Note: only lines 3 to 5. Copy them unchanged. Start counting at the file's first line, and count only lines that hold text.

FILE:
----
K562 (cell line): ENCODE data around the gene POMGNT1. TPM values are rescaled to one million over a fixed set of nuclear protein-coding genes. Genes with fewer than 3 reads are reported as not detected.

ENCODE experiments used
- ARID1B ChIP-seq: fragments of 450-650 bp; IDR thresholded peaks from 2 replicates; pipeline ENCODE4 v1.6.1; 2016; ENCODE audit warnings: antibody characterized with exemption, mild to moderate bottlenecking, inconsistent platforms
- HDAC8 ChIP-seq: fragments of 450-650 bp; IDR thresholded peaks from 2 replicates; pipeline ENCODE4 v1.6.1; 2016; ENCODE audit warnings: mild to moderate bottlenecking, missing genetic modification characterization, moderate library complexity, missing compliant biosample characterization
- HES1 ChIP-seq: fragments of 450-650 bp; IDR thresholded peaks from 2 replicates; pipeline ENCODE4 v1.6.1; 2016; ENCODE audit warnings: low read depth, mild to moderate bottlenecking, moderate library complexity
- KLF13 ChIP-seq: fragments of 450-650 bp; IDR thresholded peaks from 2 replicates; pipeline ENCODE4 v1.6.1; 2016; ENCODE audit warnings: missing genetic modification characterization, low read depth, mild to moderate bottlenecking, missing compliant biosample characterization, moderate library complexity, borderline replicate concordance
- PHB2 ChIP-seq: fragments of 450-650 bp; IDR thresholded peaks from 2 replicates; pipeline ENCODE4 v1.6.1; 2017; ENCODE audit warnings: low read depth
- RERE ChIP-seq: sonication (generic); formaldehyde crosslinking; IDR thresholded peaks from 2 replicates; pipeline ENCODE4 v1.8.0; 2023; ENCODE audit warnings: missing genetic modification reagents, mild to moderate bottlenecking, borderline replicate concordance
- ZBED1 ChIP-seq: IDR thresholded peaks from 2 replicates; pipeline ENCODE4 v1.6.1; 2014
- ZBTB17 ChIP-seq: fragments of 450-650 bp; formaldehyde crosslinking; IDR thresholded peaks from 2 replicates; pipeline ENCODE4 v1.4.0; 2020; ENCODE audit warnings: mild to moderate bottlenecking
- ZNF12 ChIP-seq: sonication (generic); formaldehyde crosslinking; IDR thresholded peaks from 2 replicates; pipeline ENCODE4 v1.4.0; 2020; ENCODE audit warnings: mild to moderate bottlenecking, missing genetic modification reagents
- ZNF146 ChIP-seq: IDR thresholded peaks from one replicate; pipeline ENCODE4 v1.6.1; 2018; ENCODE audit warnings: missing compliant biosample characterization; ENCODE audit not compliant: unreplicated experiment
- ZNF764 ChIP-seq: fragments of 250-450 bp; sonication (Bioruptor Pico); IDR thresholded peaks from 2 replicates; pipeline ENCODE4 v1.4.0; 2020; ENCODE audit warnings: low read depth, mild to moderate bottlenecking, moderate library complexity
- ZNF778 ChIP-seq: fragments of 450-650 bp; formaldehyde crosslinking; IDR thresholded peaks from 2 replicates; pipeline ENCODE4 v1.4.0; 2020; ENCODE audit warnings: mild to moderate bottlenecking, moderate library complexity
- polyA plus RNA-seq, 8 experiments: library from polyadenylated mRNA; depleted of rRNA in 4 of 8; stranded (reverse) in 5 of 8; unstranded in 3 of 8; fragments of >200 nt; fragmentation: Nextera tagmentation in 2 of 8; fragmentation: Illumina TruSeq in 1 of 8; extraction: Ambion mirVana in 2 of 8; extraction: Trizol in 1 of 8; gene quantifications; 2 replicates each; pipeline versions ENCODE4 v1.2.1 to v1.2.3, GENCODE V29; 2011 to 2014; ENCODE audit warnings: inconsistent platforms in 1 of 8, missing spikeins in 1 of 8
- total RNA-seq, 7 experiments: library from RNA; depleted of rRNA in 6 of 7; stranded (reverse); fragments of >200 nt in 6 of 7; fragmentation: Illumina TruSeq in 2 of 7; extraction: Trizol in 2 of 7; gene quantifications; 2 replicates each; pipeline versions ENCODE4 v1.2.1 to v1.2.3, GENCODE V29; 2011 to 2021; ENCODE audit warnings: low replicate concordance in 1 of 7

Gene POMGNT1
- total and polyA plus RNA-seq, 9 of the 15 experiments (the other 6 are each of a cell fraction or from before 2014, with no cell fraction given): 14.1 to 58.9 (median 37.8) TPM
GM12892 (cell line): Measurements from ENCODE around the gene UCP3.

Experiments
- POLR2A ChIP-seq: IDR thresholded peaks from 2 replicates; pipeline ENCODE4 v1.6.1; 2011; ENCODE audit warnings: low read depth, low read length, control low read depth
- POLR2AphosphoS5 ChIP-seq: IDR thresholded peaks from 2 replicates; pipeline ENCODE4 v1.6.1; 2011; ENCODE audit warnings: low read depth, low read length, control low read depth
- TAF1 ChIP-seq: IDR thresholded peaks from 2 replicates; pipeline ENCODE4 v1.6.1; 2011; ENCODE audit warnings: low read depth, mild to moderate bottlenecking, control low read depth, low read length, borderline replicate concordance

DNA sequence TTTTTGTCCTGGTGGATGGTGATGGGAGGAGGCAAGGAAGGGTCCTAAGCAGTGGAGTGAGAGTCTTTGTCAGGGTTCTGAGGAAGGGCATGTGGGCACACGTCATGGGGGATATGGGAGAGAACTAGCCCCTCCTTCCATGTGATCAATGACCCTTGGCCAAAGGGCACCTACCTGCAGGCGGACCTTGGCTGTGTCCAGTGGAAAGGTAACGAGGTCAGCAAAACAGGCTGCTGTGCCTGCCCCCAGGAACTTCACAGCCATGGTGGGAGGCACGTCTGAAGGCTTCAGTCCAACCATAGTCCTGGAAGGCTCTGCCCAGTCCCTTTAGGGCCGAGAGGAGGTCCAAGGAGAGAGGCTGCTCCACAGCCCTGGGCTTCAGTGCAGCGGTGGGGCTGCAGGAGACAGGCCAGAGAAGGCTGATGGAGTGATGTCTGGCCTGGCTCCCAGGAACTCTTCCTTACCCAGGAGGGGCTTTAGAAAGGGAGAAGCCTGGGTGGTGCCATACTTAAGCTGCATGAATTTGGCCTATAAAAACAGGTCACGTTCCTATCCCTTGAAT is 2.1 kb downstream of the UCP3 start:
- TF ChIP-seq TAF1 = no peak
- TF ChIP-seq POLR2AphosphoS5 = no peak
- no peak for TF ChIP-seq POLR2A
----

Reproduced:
- ARID1B ChIP-seq: fragments of 450-650 bp; IDR thresholded peaks from 2 replicates; pipeline ENCODE4 v1.6.1; 2016; ENCODE audit warnings: antibody characterized with exemption, mild to moderate bottlenecking, inconsistent platforms
- HDAC8 ChIP-seq: fragments of 450-650 bp; IDR thresholded peaks from 2 replicates; pipeline ENCODE4 v1.6.1; 2016; ENCODE audit warnings: mild to moderate bottlenecking, missing genetic modification characterization, moderate library complexity, missing compliant biosample characterization
- HES1 ChIP-seq: fragments of 450-650 bp; IDR thresholded peaks from 2 replicates; pipeline ENCODE4 v1.6.1; 2016; ENCODE audit warnings: low read depth, mild to moderate bottlenecking, moderate library complexity